After years of intense standards development, the Internet Engineering Task Force (IETF) officially published today Messaging Layer Security (MLS) as RFC 9420. MLS is the first global open standard for end-to-end encrypted communications and has been jointly developed by industry peers and academic institutions. Wire was an initiator of MLS in 2016 and has been a key contributor ever since.
“The advent of Messaging Layer Security marks a monumental leap forward in establishing secure communications, poised to redefine the entire communications industry permanently.” says Alan Duric, Co-Founder and Chief Scientist of Wire. “Previously, technologies like Voice-over-IP and WebRTC played a significant role in democratizing global communication. Now, with MLS, we are building upon this success to again impact billions of people and achieve secure communication at an unprecedented scale. Moreover, MLS serves as anessential technical foundation, enabling interoperability between encrypted messaging solutions on an Internet-wide level.” Messaging Layer Security is inspired by the huge success of encrypting the communication between users and websites and other web services using Transport Layer Security (TLS), a crucial security component of today’s Internet. Messaging Layer Security adds end-to-end encryption to messaging applications by providing a standardized and open framework.
Messaging Layer Security is inspired by the huge success of encrypting the communication between users and websites and other web services using Transport Layer Security (TLS), a crucial security component of today’s Internet. Messaging Layer Security adds end-to-end encryption to messaging applications by providing a standardized and open framework.
Benefits to technology providers and end-users
Messaging Layer Security brings many benefits to technology providers and end-users alike. MLS already enjoys wide support within the industry and will thus be a reliable basis upon which to build applications and services. As a global open standard under the IETF, no one individual or organization can decide solely to change the protocol. For end-users, MLS will bring performance benefits for communication within large groups, as well as accountability on membership in messenger groups and increased interoperability.
“While many of the changes MLS introduces to the communications landscape are ‘under the hood’, users will feel the increased speed and reliability of the protocol. Security, but at Internet scale”, says Rohan Mahy, Vice President Engineering, Architecture at Wire. “The new mechanism where we derive the group encryption keys from all participants of a group is not only much more performant than encryption using today’s encryption mechanisms. It also allows for much better accountability of a group’s membership – as participants who are removed from a conversation will not be able to decrypt any further messages that are being sent.”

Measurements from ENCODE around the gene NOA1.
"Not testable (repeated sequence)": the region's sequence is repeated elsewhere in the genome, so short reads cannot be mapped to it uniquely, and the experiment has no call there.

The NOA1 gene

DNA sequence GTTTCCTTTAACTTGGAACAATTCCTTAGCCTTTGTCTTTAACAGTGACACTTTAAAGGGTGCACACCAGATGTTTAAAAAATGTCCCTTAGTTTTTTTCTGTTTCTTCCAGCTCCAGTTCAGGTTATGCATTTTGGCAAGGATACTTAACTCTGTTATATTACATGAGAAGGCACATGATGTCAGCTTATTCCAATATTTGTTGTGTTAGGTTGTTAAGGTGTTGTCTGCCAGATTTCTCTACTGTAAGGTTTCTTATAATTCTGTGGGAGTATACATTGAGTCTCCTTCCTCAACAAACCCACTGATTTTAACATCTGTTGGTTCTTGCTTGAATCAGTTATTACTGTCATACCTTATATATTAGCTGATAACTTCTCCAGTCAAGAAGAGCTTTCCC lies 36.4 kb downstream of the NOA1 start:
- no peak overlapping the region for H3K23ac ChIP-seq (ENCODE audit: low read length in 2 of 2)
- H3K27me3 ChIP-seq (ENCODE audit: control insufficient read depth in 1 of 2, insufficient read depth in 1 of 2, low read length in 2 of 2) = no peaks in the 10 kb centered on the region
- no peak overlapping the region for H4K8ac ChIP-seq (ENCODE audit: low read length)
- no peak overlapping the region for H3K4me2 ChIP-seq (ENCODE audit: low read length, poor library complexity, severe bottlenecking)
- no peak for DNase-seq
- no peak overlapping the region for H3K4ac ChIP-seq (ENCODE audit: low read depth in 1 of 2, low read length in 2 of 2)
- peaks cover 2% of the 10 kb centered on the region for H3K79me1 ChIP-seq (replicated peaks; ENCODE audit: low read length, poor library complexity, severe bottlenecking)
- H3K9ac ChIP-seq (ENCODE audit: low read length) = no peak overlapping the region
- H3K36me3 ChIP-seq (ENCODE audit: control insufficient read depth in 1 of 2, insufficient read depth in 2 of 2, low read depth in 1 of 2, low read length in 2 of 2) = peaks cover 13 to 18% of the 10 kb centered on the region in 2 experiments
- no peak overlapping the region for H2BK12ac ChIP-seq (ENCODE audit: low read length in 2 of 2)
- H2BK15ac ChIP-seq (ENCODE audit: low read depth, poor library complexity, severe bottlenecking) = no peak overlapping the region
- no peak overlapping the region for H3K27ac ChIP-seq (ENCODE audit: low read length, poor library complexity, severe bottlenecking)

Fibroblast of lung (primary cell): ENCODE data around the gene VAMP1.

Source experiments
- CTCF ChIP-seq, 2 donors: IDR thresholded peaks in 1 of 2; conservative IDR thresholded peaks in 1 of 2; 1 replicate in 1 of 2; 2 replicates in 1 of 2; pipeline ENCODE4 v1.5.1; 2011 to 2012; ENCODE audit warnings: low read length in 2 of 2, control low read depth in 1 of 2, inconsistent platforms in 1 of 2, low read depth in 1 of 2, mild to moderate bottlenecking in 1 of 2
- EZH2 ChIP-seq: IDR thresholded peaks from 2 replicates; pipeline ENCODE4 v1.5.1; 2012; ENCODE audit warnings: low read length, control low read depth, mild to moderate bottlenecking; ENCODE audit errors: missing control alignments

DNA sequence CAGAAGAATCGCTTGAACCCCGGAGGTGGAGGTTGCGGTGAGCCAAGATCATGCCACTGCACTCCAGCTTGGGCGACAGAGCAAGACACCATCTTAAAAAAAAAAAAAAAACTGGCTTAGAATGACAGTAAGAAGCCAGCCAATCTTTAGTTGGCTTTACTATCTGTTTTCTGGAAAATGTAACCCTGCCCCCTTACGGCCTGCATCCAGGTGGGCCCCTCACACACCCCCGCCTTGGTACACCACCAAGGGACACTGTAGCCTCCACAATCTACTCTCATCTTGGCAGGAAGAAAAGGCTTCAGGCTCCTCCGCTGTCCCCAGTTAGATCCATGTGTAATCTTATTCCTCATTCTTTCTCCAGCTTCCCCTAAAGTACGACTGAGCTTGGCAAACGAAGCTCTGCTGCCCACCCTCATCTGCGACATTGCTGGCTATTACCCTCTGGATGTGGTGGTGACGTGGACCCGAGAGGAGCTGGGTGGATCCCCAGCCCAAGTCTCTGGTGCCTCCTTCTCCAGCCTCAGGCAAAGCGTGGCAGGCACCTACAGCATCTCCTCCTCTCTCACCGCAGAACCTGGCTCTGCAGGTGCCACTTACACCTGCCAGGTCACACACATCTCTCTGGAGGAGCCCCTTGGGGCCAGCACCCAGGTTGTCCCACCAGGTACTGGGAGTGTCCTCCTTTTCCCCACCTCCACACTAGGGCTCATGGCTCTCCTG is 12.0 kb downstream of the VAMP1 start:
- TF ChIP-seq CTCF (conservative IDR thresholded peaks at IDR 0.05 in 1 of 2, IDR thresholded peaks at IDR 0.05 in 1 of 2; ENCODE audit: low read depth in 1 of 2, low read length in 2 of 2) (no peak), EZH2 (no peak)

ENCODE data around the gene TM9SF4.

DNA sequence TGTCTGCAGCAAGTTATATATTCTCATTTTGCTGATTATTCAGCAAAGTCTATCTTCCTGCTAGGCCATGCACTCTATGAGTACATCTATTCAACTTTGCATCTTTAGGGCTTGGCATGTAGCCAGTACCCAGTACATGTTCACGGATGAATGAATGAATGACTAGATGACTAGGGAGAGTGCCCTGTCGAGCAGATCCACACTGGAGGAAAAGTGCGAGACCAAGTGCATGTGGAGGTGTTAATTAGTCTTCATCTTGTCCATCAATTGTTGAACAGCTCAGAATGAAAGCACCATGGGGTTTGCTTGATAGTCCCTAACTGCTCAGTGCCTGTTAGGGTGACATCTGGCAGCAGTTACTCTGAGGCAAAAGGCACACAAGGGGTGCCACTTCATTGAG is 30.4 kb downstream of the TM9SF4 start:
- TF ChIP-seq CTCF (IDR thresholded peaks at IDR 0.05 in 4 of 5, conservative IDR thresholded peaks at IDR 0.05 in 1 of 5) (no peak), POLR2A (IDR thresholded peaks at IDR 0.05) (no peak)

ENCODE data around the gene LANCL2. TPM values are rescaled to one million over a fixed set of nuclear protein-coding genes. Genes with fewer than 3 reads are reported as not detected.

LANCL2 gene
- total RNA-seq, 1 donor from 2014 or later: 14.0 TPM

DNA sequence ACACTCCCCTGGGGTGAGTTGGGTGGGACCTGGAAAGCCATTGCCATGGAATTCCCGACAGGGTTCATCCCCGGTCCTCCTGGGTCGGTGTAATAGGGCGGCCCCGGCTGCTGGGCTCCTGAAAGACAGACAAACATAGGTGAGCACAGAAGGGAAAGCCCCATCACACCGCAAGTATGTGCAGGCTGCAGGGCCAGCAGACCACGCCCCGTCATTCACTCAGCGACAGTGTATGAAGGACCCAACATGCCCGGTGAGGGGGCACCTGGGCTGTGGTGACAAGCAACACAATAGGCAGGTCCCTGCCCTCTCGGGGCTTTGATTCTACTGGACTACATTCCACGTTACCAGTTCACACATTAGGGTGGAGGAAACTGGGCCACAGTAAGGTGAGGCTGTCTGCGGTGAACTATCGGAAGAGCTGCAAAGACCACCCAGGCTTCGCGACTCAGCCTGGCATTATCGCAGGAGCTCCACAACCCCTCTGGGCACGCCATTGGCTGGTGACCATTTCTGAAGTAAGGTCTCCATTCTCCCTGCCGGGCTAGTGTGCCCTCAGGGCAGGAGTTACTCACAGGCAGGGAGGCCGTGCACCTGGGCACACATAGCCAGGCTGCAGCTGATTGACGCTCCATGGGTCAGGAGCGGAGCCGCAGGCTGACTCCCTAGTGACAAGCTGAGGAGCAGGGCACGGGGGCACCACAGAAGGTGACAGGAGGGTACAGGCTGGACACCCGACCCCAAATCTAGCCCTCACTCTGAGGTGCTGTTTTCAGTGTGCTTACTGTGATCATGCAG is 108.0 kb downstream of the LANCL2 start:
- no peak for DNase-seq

Messaging Layer Security is the logical protocol choice for the work that the IETF MIMI Working Group (More Instant Messaging Interoperability) is undertaking. Interoperability between end-to-encrypted messenger services is not just wishful thinking; it is a compliance requirement. Under the European Commission’s Digital Markets Act article 7, large providers of Instant Messaging Services are required to make APIs available for interoperability from 2024 onwards. Wire is in close discussion with the European Commission and the relevant technical regulators to advance this process.
Wire was one of the initiators of Messaging Layer Security in 2016, and has been a key contributor ever since. Employees from companies such as Mozilla, Cisco, Google, Cloudflare, Amazon, and Meta; and research organizations such as INRIA, Oxford University, The US Naval Postgraduate School, and ETH Zurich have made major contributions to the protocol. We want to extend our gratitude towards this incredible community of peers and to the IETF for facilitating this process.
Wire: Delivers end-to-end encrypted messaging, voice, and video chat; on-prem or in the cloud; for security-conscious customers such as Orange, Exxon, the German Federal Government, and law enforcement agencies and military worldwide. All Wire’s code is open source for transparency.
IETF: The Internet Engineering Task Force (IETF) is the premier Internet standards body creating open protocols to ensure that the global Internet is built on the highest-quality technical standards. These standards, shaped by rough consensus and informed by running code, are developed by a large volunteer community of leading engineering and technical experts from around the world. IETF processes are open and transparent, and IETF standards are freely available to anyone.